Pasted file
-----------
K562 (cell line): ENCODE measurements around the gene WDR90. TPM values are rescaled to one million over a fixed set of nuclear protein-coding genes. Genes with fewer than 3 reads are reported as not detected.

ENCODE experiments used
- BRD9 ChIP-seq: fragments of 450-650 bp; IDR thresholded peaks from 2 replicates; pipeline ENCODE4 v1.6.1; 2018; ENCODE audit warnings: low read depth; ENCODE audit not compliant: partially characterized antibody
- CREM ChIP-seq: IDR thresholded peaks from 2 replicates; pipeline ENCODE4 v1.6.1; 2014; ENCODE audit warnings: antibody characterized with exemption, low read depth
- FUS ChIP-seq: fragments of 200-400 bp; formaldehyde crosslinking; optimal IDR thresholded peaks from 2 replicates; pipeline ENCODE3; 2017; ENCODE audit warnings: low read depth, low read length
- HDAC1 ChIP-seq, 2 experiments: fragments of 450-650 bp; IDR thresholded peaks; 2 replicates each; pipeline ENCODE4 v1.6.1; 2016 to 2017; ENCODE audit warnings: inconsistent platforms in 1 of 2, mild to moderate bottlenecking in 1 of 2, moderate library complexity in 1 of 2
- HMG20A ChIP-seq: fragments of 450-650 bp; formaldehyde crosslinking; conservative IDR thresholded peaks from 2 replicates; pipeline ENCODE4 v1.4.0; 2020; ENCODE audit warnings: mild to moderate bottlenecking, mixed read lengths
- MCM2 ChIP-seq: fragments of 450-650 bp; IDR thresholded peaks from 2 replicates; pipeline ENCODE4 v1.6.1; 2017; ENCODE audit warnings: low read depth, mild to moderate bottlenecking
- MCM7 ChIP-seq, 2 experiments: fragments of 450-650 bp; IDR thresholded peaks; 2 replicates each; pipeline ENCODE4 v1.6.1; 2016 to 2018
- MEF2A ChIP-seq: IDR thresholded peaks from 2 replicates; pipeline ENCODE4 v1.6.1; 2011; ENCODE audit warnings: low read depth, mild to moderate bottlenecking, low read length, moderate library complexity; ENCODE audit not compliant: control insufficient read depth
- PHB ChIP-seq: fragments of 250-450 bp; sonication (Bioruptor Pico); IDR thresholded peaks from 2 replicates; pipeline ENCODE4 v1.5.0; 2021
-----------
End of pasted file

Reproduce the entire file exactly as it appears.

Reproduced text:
K562 (cell line): ENCODE measurements around the gene WDR90. TPM values are rescaled to one million over a fixed set of nuclear protein-coding genes. Genes with fewer than 3 reads are reported as not detected.

ENCODE experiments used
- BRD9 ChIP-seq: fragments of 450-650 bp; IDR thresholded peaks from 2 replicates; pipeline ENCODE4 v1.6.1; 2018; ENCODE audit warnings: low read depth; ENCODE audit not compliant: partially characterized antibody
- CREM ChIP-seq: IDR thresholded peaks from 2 replicates; pipeline ENCODE4 v1.6.1; 2014; ENCODE audit warnings: antibody characterized with exemption, low read depth
- FUS ChIP-seq: fragments of 200-400 bp; formaldehyde crosslinking; optimal IDR thresholded peaks from 2 replicates; pipeline ENCODE3; 2017; ENCODE audit warnings: low read depth, low read length
- HDAC1 ChIP-seq, 2 experiments: fragments of 450-650 bp; IDR thresholded peaks; 2 replicates each; pipeline ENCODE4 v1.6.1; 2016 to 2017; ENCODE audit warnings: inconsistent platforms in 1 of 2, mild to moderate bottlenecking in 1 of 2, moderate library complexity in 1 of 2
- HMG20A ChIP-seq: fragments of 450-650 bp; formaldehyde crosslinking; conservative IDR thresholded peaks from 2 replicates; pipeline ENCODE4 v1.4.0; 2020; ENCODE audit warnings: mild to moderate bottlenecking, mixed read lengths
- MCM2 ChIP-seq: fragments of 450-650 bp; IDR thresholded peaks from 2 replicates; pipeline ENCODE4 v1.6.1; 2017; ENCODE audit warnings: low read depth, mild to moderate bottlenecking
- MCM7 ChIP-seq, 2 experiments: fragments of 450-650 bp; IDR thresholded peaks; 2 replicates each; pipeline ENCODE4 v1.6.1; 2016 to 2018
- MEF2A ChIP-seq: IDR thresholded peaks from 2 replicates; pipeline ENCODE4 v1.6.1; 2011; ENCODE audit warnings: low read depth, mild to moderate bottlenecking, low read length, moderate library complexity; ENCODE audit not compliant: control insufficient read depth
- PHB ChIP-seq: fragments of 250-450 bp; sonication (Bioruptor Pico); IDR thresholded peaks from 2 replicates; pipeline ENCODE4 v1.5.0; 2021